Greece wants to change bailout policies, not target
Greece will not demand changes to overall targets included in its bailout plan but hopes to renegotiate policies preventing it from hitting those goals, Prime Minister Antonis Samaras said in his first policy speech since taking office.business Updated: Jul 08, 2012 23:01 IST
Greece will not demand changes to overall targets included in its bailout plan but hopes to renegotiate policies preventing it from hitting those goals, Prime Minister Antonis Samaras said in his first policy speech since taking office.
Outlining his government's priorities before a confidence vote on Sunday, Samaras pledged to turn around the country's recession-hit economy, speed up privatisations and push through much-needed reforms to make the country investment-friendly.
"We don't want to change the targets," Samaras told parliament. "What needs to change is that which is hampering us from attaining the targets. We want to fight the recession."
Samaras said Greece had missed targets included in its bailout programme but promised to do all to keep the country in the euro. But in an apparent swipe at euro zone partners who have openly warned the country risks leaving the euro if it failed to keep its pledges, Samaras said it was difficult to move ahead with privatisations while foreign officials publicly discussed such a scenario.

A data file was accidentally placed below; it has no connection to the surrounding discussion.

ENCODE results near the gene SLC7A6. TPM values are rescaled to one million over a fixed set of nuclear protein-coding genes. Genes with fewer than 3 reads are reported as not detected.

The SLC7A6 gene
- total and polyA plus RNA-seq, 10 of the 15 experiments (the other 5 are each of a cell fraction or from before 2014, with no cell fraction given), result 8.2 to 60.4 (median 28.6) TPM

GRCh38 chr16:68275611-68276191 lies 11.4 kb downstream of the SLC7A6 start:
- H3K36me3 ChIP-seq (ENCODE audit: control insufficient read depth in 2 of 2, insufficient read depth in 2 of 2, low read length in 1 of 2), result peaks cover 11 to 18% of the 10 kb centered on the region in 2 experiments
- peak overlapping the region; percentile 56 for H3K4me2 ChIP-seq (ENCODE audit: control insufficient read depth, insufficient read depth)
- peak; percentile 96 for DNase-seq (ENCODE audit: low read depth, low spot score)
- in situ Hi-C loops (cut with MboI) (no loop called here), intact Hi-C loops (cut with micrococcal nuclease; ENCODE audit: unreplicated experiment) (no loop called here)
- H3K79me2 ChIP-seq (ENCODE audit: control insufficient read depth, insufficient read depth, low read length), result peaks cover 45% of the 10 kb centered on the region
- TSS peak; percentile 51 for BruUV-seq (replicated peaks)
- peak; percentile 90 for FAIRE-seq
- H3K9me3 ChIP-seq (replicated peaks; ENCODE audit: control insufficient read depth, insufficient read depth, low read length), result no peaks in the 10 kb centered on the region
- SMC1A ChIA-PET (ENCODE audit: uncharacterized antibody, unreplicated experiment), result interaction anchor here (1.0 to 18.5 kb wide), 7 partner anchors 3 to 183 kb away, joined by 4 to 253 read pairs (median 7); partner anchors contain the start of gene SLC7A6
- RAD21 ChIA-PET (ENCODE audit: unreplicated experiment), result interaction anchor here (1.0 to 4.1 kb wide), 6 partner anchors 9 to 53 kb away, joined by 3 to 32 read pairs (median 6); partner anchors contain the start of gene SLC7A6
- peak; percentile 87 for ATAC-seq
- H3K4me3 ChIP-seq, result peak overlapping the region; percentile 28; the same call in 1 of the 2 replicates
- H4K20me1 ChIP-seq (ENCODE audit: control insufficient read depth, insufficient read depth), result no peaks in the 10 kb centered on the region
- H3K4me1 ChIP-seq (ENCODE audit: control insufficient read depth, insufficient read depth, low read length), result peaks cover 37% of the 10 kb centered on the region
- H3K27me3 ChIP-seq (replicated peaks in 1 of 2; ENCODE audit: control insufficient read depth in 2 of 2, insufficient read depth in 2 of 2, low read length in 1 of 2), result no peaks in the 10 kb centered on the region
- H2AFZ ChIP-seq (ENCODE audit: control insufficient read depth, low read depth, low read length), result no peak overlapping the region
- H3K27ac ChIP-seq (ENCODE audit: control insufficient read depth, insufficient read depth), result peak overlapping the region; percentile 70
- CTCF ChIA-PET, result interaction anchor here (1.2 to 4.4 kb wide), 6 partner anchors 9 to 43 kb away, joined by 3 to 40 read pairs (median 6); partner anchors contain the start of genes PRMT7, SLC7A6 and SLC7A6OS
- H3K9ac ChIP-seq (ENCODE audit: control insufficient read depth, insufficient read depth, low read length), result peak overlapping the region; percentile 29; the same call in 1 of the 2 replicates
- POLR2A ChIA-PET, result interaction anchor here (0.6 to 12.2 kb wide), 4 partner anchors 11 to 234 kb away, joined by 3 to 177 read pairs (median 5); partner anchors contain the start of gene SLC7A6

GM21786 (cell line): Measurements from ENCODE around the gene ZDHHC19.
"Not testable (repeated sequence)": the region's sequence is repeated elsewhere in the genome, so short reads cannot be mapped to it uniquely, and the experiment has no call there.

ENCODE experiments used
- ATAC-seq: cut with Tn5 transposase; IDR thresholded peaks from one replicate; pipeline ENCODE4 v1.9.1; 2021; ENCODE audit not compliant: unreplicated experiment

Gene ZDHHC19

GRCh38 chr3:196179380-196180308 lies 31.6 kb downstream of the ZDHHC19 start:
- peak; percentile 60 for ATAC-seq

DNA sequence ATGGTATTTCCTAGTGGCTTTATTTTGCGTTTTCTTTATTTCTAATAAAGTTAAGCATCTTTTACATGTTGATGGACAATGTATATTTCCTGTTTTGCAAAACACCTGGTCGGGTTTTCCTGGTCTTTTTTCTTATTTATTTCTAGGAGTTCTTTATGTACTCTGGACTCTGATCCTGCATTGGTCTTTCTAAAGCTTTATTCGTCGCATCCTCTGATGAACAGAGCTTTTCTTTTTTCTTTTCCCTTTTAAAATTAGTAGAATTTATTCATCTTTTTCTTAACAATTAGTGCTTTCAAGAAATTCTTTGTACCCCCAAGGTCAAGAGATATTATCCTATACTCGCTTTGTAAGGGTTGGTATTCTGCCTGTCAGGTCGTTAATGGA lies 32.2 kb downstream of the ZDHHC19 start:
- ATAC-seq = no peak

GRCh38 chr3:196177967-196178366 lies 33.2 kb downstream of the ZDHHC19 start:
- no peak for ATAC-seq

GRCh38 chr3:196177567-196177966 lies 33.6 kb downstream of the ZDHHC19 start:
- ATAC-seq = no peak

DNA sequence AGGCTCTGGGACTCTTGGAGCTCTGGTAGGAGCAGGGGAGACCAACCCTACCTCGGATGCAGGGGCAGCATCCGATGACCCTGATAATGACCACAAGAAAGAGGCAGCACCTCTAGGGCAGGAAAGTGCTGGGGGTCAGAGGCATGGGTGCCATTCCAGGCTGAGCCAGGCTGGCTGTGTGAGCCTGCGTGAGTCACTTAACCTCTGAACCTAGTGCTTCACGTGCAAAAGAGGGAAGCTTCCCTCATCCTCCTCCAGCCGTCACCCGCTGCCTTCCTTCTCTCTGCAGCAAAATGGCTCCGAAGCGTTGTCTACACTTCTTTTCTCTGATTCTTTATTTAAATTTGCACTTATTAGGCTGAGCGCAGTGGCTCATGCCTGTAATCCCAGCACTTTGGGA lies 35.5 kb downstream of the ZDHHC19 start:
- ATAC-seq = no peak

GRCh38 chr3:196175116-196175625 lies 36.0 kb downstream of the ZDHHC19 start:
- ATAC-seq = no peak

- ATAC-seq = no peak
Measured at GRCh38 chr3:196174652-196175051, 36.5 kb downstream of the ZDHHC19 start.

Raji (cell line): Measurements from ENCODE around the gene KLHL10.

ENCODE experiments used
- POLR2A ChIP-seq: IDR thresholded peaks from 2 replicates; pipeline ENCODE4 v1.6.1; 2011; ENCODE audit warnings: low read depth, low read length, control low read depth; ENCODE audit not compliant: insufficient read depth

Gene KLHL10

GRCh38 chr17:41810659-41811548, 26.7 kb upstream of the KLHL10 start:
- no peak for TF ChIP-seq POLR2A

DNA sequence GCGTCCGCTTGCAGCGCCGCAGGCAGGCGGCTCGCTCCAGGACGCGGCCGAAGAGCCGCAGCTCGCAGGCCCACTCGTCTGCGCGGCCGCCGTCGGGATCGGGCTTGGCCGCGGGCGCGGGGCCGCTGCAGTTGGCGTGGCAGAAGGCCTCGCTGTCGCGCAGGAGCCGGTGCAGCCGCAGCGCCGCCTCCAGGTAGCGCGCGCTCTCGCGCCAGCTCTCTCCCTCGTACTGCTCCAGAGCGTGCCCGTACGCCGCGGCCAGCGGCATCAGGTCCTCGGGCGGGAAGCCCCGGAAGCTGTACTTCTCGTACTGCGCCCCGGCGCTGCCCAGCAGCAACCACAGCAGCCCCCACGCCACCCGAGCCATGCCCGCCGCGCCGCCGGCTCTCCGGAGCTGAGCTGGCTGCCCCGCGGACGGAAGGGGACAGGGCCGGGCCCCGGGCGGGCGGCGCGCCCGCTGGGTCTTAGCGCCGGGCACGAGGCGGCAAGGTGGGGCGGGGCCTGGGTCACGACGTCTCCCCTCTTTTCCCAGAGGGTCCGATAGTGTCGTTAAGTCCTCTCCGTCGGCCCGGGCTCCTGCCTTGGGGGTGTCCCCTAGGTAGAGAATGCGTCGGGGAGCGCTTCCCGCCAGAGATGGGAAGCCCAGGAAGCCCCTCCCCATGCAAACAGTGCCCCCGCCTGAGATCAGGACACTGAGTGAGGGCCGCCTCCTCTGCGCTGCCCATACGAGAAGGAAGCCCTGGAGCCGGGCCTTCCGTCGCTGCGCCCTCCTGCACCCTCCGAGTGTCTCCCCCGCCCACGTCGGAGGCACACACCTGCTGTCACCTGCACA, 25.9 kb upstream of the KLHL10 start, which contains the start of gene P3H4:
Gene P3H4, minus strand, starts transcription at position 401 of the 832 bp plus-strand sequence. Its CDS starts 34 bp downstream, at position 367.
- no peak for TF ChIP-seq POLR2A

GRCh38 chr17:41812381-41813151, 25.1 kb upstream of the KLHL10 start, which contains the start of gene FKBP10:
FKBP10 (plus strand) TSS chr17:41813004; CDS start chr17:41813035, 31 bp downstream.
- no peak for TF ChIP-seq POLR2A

Greece's crippling recession, now in its fifth year, must be contained if the country is to hit its targets, he said, adding that austerity measures that boosted unemployment must be scrapped. "With this uncontrolled recession, the programme's funding needs are rising. We want this to stop and to start getting out of this dead end," he said. "This is the subject of our renegotiation."
Samaras asked EU-IMF creditors for more time for a tough bailout programme, to ease the pain on an economy struggling in its fifth year of recession.
"We ask for the adjustment to be reached not in two years but later," he told parliament as he presented targets for the next four years, promising to push through a privatisation drive and keep Greece in the euro zone. In exchange for extending a 2014 deadline to meet strict deficit benchmarks, Samaras promised that his newly elected government would meet all other commitments which lenders have demanded.
(With AFP and Reuters inputs)